BOSTON — The state of emergency instituted in March 2020 will officially end on June 15 and most restrictions on capacity and face coverings will be lifted on Saturday.
Gov. Charlie Baker on Friday signed an executive order rescinding more than a year of pandemic protocols that restricted business and school operations.
The governor cited the dramatic drop in new cases and hospitalizations since the earlier in the year and the state's progress in vaccinating the population.
"Thanks to the people Massachusetts who made enormous sacrifices over the course of the past year to get us to this point, brighter days are very much upon us," he said at his Friday COVID-19 update. "We've been battling the virus for too long, but today we have an opportunity to put an exclamation point on all the hard work that so many people have done and continue to move Massachusetts forward together."
There are more than 900 vaccine clinics and places to get the vaccine and the focus will be on increasing targeted communities through local and mobile clinics, and a "big expansion" of the homebound program.
"The science shows vaccinated, people are highly unlikely to spread the virus to others. Getting vaccinated is the best way to protect you, your family and your friends. The vaccine is free, and you don't need an ID or insurance to get one," Baker said.
"A big part of the success we've seen in the drop in cases and hospitalizations and deaths since January is very much attributed to the people who have gotten vaccinated."
The order does extend into the summer certain restrictions -- including face coverings on public transportation -- but the bulk of the limitations will expire as of Saturday.
"We filed legislation to temporarily extend a few measures that were put in place by executive order over the previous 15 months," said the governor. "We'll work with our colleagues in the Legislature and with municipal leaders to address these issues, hopefully before the 15th of June."
A modified declaration of a public health emergency allows for directives on face coverings are worn in this specific settings and to keep certain health measures in place to support testing, tracing and vaccination efforts for the next school year.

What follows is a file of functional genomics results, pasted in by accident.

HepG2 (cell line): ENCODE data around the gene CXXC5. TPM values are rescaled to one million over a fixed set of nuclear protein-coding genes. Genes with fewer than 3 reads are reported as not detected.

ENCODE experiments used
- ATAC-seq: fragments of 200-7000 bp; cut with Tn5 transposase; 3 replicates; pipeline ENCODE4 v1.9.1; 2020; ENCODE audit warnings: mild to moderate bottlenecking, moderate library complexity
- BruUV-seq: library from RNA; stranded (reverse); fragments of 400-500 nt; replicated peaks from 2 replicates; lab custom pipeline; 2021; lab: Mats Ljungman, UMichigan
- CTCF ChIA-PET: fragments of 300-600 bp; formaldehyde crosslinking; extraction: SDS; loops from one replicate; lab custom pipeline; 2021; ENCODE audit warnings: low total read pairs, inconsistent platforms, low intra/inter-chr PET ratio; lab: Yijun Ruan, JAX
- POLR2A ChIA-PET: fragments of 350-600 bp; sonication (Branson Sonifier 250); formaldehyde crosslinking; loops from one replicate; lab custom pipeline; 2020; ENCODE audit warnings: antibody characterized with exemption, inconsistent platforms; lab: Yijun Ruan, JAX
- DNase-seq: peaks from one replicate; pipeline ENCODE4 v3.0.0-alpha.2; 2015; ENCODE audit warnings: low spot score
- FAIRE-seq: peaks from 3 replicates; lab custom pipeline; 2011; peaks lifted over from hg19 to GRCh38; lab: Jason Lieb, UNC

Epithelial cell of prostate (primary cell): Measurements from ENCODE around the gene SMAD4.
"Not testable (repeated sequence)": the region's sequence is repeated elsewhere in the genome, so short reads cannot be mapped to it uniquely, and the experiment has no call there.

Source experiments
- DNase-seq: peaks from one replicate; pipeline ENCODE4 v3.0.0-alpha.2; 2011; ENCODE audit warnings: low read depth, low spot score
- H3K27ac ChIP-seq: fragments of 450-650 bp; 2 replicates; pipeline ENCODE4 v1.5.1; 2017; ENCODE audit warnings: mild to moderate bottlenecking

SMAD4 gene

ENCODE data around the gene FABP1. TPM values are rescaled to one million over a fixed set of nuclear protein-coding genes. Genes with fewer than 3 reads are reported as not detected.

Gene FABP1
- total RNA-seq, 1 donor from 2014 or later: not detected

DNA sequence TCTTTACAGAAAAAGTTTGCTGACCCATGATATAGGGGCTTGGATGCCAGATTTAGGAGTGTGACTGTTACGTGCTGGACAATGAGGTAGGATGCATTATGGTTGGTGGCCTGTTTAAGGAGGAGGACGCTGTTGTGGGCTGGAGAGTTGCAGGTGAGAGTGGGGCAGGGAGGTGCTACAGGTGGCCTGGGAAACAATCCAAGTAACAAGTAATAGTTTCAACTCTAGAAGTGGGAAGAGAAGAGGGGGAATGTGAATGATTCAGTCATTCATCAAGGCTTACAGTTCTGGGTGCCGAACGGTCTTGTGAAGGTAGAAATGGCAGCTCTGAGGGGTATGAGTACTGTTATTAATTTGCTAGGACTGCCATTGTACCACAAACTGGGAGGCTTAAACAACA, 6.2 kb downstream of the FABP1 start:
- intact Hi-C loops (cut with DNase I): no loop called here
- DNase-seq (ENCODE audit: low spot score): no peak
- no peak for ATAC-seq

"All schools will be required to be in person full time, five days a week, and all education department health and safety requirements will be lifted, including distancing requirements," the governor said of the new school year in the fall.
Lt. Gov. Karyn Polito thanked the businesses that had worked with state officials during "a very long 15 months to fight the pandemic."
"I wish to thank all of our residents in our communities across our state who stepped up and did their part, throughout this past year," she said. "Thank you to our business owners who also stepped up to incorporate the numerous protocols to keep both workers and their customers safe. They got partners at the local level, and our local boards of health for collaborating and working so hard with our administration, to help us get to this point."
She touted the "Let's Go Out" campaign to encourage peoploe to support their favorite restaurants and businesses.
"We're also going to educate customers, consumers that restaurant dining may not be exactly the way it was before the pandemic, they may encounter safety measures like altered or reduced menus changed floor plans and contactless payment," Polito said. "All these changes are to keep both customers and staff safe."
As of Saturday, capacity limits are being lifted and those who have been fully vaccinated will not be required to wear face coverings except in certain situations.
Baker urged residents to be mindful and respectful of people who are still leery of the novel coronavirus and businesses that wish to continue social distancing and other measures. The governor said if he is asked to wear a mask, he will.
"I think all of us need to continue to be what Massachusetts has been since we started this, which is be respectful of their friends and their neighbors, and to recognize that not everybody is going to be in the same place psychologically as everybody else," he said. "It's been a really hard, tough year for people. And I think that's something people should incorporate into the way they think about that if somebody has a business and they'd like you to wear a mask when you come in."
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NORTH ADAMS, Mass. — The Northern Berkshire Community Coalition presented the Northern Berkshire Emergency Operations Center Team with the Hero Award at their 35th annual meeting.
"This goes to a group of individuals that came together as a team to make sure this community stayed connected, informed, and were supplied with the necessary resources," board President Jennifer Civello said Friday at the meeting that was held at Greylock Works. "All while ensuring the safety systems continued uninterrupted during the pandemic."
Every year at its annual meeting, NBCC presents the Hero Award to a group or individual who has made a difference in the region.
This year the choice was clear — the Northern Berkshire Emergency Operations Center (NBEOC) Team, who quickly mobilized and reacted to a global pandemic that was firming its grip around Berkshire County.
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